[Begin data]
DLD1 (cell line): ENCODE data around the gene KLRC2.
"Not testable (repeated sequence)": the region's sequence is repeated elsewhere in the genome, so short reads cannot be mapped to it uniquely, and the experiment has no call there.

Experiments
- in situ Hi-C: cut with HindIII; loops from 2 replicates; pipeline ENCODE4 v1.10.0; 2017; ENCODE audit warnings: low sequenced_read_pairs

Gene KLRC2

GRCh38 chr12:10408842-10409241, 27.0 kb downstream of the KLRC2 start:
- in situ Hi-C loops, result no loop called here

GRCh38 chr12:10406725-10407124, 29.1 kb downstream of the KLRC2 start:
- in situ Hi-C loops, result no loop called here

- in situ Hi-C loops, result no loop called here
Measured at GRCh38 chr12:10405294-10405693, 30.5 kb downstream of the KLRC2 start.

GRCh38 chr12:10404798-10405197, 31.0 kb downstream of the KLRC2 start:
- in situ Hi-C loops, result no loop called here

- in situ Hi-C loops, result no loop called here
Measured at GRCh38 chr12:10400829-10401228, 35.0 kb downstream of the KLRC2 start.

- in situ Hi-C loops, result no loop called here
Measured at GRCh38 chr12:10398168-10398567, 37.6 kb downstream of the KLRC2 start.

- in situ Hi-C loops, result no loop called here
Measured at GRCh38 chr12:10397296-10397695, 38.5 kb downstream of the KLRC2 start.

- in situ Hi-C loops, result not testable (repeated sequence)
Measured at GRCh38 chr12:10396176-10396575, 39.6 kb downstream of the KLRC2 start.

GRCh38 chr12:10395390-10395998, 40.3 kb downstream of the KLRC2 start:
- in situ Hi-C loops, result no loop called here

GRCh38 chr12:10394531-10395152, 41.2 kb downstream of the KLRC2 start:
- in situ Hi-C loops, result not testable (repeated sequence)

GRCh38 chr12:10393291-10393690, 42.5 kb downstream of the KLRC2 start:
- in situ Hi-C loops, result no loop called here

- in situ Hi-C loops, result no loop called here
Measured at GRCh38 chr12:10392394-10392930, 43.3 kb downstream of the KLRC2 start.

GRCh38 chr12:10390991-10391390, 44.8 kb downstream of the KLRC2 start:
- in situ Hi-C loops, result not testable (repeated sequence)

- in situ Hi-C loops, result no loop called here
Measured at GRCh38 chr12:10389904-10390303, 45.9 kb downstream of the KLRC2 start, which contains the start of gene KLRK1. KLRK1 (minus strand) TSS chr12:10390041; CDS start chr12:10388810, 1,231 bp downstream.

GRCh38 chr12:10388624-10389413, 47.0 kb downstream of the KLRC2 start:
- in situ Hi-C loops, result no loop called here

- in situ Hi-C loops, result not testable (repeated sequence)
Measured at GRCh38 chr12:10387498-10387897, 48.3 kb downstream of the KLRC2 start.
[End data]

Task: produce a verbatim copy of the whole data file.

DLD1 (cell line): ENCODE data around the gene KLRC2.
"Not testable (repeated sequence)": the region's sequence is repeated elsewhere in the genome, so short reads cannot be mapped to it uniquely, and the experiment has no call there.

Experiments
- in situ Hi-C: cut with HindIII; loops from 2 replicates; pipeline ENCODE4 v1.10.0; 2017; ENCODE audit warnings: low sequenced_read_pairs

Gene KLRC2

GRCh38 chr12:10408842-10409241, 27.0 kb downstream of the KLRC2 start:
- in situ Hi-C loops, result no loop called here

GRCh38 chr12:10406725-10407124, 29.1 kb downstream of the KLRC2 start:
- in situ Hi-C loops, result no loop called here

- in situ Hi-C loops, result no loop called here
Measured at GRCh38 chr12:10405294-10405693, 30.5 kb downstream of the KLRC2 start.

GRCh38 chr12:10404798-10405197, 31.0 kb downstream of the KLRC2 start:
- in situ Hi-C loops, result no loop called here

- in situ Hi-C loops, result no loop called here
Measured at GRCh38 chr12:10400829-10401228, 35.0 kb downstream of the KLRC2 start.

- in situ Hi-C loops, result no loop called here
Measured at GRCh38 chr12:10398168-10398567, 37.6 kb downstream of the KLRC2 start.

- in situ Hi-C loops, result no loop called here
Measured at GRCh38 chr12:10397296-10397695, 38.5 kb downstream of the KLRC2 start.

- in situ Hi-C loops, result not testable (repeated sequence)
Measured at GRCh38 chr12:10396176-10396575, 39.6 kb downstream of the KLRC2 start.

GRCh38 chr12:10395390-10395998, 40.3 kb downstream of the KLRC2 start:
- in situ Hi-C loops, result no loop called here

GRCh38 chr12:10394531-10395152, 41.2 kb downstream of the KLRC2 start:
- in situ Hi-C loops, result not testable (repeated sequence)

GRCh38 chr12:10393291-10393690, 42.5 kb downstream of the KLRC2 start:
- in situ Hi-C loops, result no loop called here

- in situ Hi-C loops, result no loop called here
Measured at GRCh38 chr12:10392394-10392930, 43.3 kb downstream of the KLRC2 start.

GRCh38 chr12:10390991-10391390, 44.8 kb downstream of the KLRC2 start:
- in situ Hi-C loops, result not testable (repeated sequence)

- in situ Hi-C loops, result no loop called here
Measured at GRCh38 chr12:10389904-10390303, 45.9 kb downstream of the KLRC2 start, which contains the start of gene KLRK1. KLRK1 (minus strand) TSS chr12:10390041; CDS start chr12:10388810, 1,231 bp downstream.

GRCh38 chr12:10388624-10389413, 47.0 kb downstream of the KLRC2 start:
- in situ Hi-C loops, result no loop called here

- in situ Hi-C loops, result not testable (repeated sequence)
Measured at GRCh38 chr12:10387498-10387897, 48.3 kb downstream of the KLRC2 start.